Tuesday, June 21, 2011

A 2009 law requires larger and more graphic health warnings on cigarettes as part of an effort to discourage people from starting to smoke and to lower current smoking rates. About 20% of Americans smoke cigarettes, according to government figures. Tobacco use leads to about 443,000 deaths each year in the U.S. and is considered the leading cause of premature death.
The pictures and warnings such as "smoking can kill you" will be required to be placed on the top half of cigarette packages with the brand name on the lower portion of the packages. The warnings will be required to cover 50% of the front and back panels of a cigarette pack as well as the top 20% of cigarette advertisements.

         These requirements by the government might make the politicians feel better but will not stop the smoker from lighting up.  I chose to stop smoking myself twelve years ago, not because of the warning label on the pack of cigarettes but because of my own medical issues. It was no easy task. Some will have to make their own choice, no matter what sad picture is forced to appear on the package.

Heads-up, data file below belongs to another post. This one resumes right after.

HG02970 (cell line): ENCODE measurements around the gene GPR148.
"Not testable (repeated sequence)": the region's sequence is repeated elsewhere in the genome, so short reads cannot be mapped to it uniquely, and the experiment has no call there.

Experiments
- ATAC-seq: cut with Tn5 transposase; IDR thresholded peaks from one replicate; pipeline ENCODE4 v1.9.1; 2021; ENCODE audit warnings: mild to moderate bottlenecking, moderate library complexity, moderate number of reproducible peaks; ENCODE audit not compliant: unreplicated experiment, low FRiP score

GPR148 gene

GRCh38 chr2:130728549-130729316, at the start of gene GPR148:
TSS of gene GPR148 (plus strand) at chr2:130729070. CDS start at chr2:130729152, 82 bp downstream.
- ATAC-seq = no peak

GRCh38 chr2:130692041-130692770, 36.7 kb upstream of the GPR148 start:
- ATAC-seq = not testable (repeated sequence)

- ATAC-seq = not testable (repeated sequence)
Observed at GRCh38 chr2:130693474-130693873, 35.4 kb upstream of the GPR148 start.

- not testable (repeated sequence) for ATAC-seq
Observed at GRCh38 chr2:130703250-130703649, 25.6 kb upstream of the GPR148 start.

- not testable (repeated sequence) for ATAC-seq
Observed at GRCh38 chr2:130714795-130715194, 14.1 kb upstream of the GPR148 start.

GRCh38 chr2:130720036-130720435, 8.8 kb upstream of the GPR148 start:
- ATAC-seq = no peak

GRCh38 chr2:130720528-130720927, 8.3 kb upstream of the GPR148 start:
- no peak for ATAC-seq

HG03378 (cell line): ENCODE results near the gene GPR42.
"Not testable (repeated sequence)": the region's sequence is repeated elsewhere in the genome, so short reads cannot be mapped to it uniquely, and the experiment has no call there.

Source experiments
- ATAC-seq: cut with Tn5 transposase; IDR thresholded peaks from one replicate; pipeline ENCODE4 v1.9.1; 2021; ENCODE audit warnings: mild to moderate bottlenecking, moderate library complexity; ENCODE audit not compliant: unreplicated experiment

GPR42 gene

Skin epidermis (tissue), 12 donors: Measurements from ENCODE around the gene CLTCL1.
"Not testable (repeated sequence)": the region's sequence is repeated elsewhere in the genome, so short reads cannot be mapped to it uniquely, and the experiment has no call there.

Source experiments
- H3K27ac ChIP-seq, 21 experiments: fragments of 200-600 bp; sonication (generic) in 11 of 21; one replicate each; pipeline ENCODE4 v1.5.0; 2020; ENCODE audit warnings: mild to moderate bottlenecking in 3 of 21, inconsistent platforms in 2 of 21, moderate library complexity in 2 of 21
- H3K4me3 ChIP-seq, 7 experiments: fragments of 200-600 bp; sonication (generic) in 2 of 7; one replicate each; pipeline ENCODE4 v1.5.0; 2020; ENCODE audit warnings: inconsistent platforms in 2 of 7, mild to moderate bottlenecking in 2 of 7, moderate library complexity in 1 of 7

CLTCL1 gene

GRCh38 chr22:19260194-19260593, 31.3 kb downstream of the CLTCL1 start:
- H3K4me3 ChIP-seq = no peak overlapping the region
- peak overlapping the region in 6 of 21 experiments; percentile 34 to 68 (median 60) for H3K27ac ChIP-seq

1 comment:

  1. I agree with you, unfortunately common sense will not change the government's "nanny state" mentality.


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